Another idea for recycling bottles – a vertical garden!
Here’s another use for a plastic bottle – a hanging garden! Great for a window display, or to string together a bunch along a fenceline.
I hope I’ve given you some fun ideas for the garden using things you probably already have lying around the house.
Stay safe, don’t panic, we’ll make it through this as a community as long as we help each other.
P.S. Do you want some more fun projects? Why not look at my article about DIY Garden Markers? Has lots of great ways to label those containers and garden beds so you know what you planted. Take a look:
Today, I’m going to get real, and a little personal, with you.
Today, we’ll talk about that dark shadow that lurks just outside of our visual field. That shadow is most of humanity’s deepest, darkest fears all summed up into one word: FAILURE.
You know, gardening is a lot like life. Some things you do in the garden are great successes, others not so much. Some ideas you have you might be afraid to try, for whatever reason, and other things you find it easy to ‘give it a whirl’, so to speak. Why is that?
I find that the answer is pretty simple: we’re human. Our own thoughts, fears, upbringing, learned habits, and that little voice of criticism in our heads that speaks up when we don’t want it to, actually drive our actions in life, and consequently, in the garden. We do, or don’t, do something because of some emotional and intellectual math equation we do in our heads before we take (or don’t take) action.
As one of my mentors, Darren Hardy, said in his daily success mentorship video that I watched just this morning, don’t be afraid to fail. In fact, in order to reach the success you want, you need to “fail faster”. I look at it like coughing when you’re sick: just like you want to get out all that phlegm, you need to get out all that failure so that you’ve learned everything you need to know to succeed out there in the garden dirt and sunshine.
We’re going to make it even more personal now: I’m going to confess my garden sins. Because I want you to know that even though I write blog content for a garden store, and I even teach gardening classes, I’m human. I’m not perfect. I fail often.
I think the hardest thing for me is the consistency of care that cultivating food requires. Life gets in the way, other priorities take hold of my time (for instance, content writing!), and my garden is often left to fend for itself for much longer than I’d like.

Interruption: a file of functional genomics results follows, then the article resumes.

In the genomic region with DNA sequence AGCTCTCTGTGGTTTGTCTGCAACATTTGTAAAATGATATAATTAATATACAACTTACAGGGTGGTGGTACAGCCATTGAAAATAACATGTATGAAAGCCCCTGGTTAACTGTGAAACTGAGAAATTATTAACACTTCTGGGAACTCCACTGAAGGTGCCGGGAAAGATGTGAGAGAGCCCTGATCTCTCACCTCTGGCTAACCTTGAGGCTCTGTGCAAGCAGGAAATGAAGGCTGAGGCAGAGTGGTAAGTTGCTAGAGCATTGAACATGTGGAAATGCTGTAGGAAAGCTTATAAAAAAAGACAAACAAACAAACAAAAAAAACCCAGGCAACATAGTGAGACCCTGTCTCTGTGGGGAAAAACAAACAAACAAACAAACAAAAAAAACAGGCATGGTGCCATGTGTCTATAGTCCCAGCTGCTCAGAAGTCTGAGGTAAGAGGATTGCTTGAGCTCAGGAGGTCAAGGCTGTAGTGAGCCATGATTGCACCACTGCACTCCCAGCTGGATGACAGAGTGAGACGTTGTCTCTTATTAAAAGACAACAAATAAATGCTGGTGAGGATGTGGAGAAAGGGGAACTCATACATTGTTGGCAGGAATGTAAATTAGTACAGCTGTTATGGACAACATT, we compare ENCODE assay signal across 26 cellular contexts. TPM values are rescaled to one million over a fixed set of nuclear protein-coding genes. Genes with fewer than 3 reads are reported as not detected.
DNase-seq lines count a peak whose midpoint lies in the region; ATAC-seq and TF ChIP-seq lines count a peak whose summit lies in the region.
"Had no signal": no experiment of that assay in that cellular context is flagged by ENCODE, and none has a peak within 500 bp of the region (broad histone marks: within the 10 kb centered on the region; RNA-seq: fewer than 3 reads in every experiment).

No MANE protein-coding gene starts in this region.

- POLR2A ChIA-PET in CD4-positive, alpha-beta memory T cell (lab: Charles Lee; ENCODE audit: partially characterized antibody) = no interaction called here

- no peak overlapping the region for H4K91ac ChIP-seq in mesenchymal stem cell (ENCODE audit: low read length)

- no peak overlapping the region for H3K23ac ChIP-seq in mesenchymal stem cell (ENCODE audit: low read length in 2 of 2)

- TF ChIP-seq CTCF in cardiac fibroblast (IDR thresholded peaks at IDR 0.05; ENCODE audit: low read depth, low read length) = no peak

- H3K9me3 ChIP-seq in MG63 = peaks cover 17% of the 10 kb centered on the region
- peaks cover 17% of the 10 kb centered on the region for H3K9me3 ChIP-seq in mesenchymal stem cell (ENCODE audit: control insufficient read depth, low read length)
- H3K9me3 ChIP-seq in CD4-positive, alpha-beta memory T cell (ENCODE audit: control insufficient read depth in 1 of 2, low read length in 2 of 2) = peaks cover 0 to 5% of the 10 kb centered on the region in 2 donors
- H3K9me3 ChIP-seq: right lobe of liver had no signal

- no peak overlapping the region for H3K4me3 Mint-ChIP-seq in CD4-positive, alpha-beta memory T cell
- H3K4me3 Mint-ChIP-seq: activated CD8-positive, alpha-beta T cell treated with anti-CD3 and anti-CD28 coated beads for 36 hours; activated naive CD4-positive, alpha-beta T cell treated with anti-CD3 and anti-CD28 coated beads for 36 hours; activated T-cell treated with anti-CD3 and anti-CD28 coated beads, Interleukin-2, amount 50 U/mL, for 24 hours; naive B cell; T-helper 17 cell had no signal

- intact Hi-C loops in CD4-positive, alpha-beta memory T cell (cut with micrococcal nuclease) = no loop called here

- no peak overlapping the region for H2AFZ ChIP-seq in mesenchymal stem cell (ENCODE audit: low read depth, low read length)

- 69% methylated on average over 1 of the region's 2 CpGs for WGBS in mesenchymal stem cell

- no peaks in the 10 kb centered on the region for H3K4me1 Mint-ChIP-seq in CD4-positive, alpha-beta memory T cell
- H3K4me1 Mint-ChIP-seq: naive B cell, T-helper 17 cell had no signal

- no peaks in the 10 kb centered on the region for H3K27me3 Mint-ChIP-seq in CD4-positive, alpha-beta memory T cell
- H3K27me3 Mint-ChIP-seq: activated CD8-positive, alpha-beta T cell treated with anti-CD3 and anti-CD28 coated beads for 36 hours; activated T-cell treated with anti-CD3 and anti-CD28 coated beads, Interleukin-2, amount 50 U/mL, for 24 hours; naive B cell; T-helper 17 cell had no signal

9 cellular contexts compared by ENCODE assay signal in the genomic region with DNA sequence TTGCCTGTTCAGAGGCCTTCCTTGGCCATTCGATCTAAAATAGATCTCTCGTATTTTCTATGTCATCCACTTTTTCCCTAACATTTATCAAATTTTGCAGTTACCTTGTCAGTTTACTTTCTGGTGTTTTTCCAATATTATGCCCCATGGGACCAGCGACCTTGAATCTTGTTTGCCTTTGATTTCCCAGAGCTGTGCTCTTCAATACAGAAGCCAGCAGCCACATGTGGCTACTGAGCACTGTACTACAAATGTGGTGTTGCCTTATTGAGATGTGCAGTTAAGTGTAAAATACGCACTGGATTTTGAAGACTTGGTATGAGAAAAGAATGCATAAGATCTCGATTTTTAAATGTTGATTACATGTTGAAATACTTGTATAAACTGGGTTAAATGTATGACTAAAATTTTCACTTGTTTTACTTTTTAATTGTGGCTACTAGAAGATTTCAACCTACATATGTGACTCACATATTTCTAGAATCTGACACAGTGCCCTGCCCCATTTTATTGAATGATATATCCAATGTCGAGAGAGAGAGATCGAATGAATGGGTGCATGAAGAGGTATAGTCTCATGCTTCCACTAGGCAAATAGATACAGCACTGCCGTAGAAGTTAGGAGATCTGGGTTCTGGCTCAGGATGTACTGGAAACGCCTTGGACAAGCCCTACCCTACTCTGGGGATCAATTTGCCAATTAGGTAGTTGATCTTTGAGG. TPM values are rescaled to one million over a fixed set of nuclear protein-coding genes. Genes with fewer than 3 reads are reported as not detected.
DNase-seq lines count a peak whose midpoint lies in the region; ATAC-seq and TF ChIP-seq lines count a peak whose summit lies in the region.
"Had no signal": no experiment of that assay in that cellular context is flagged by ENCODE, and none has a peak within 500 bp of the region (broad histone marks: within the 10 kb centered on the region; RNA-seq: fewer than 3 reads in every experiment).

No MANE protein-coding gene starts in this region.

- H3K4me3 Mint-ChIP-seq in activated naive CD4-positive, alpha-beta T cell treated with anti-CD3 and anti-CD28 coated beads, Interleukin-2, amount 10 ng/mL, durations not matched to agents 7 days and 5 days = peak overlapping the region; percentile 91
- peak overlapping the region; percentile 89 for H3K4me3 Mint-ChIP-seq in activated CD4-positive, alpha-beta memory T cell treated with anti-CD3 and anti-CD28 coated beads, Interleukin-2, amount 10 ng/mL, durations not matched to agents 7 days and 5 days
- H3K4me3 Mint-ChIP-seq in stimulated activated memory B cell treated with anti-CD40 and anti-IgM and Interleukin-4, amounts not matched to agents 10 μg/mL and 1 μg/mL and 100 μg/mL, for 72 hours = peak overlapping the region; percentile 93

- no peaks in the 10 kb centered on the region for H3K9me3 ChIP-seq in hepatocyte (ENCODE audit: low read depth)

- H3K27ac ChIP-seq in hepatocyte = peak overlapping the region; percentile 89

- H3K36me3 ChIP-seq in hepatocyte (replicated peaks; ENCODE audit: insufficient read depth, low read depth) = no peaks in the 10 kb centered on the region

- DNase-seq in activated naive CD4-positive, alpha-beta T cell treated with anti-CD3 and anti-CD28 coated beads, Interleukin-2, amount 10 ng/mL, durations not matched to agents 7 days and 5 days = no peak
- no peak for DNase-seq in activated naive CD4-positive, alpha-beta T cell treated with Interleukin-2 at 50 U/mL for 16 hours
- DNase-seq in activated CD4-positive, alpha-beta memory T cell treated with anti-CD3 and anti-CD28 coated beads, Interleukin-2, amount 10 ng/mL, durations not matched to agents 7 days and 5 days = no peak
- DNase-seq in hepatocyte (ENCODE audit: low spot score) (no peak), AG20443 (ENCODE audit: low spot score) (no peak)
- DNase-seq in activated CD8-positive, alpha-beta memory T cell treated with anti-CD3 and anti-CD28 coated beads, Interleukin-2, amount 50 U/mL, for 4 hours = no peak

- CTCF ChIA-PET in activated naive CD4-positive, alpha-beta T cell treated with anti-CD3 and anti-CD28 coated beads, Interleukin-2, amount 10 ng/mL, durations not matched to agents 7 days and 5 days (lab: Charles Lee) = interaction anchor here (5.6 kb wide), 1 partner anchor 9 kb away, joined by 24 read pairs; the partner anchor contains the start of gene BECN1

Occasionally, the garden actually fails. Utter, epic failure. But much of the time, it does pretty well, I am able to get food from it, and it’s a delicious success.
You might wonder how I can neglect it and still get at least some produce that I want from it. It’s because I’ve failed miserably before, and got nothing at all from my hard work. It was painful, and disappointing, to admit defeat. I’d failed.
I’ll share with you right now how I can (and how you can) build a garden that tolerates a modicum of what I like to call “benign neglect.”
Take a moment to think back to a heart-wrenching failure that you had in your gardening. Just picture it for a moment, in all its painful glory.
OK, ouch, that hurt. But hang on to that hurt for a second, because you don’t want history to repeat itself.
Now, I want you to keep thinking about all the stuff that happened within that failure, because trust me, it was more than one thing. If it helps you, list it out quickly on a scrap paper.
Your list might look something like this: Forgot to water, didn’t fertilize, planted lettuce outside in May in Zone 9b, weeds got out of control and covered everything.
Next, I want you to take this list, and pick one thing that you can find a solution for quickly and easily.
In this example, I’m going to pick “forgot to water”. I can fix this easily by getting a sprinkler, hose, and a digital water timer. The timer will turn the water on to the sprinkler for a certain period of time every day or other day, and then shut it back off. There. You’ll no longer have to remember to water. As the days get really hot, you might have to adjust the timer, but that’s super easy to do.
Cross that one off the list. You failed, and you fixed it.
Now, pick another one.
Planted lettuce outside in May in Zone 9b. Yep, I’ve done that one. If you wrote it like that on your list, it means that you now know better, but you wanted to tempt fate and see if you could make it work. I totally get it, I get a wild hair sometimes and want to try something that I know will probably not work out, just because. I think we humans need to feel like we can control the uncontrollable…and that fundamental need definitely comes out when we’re playing in the dirt.
But if you just wrote “planted lettuce and it died,” I want you to analyze when you planted it and how you took care of it. Something within the when and the how caused the failure. A good place to start with figuring out why something expired before you think it should have is to look at the planting charts for your agricultural hardiness zone. Also, the UF/IFAS (Extension Office) makes it pretty easy, they’ve published a garden guide online that is really useful. You can also come by the store and we can help you with our garden guides (that are based on the ag university’s chart) and knowledgeable staff.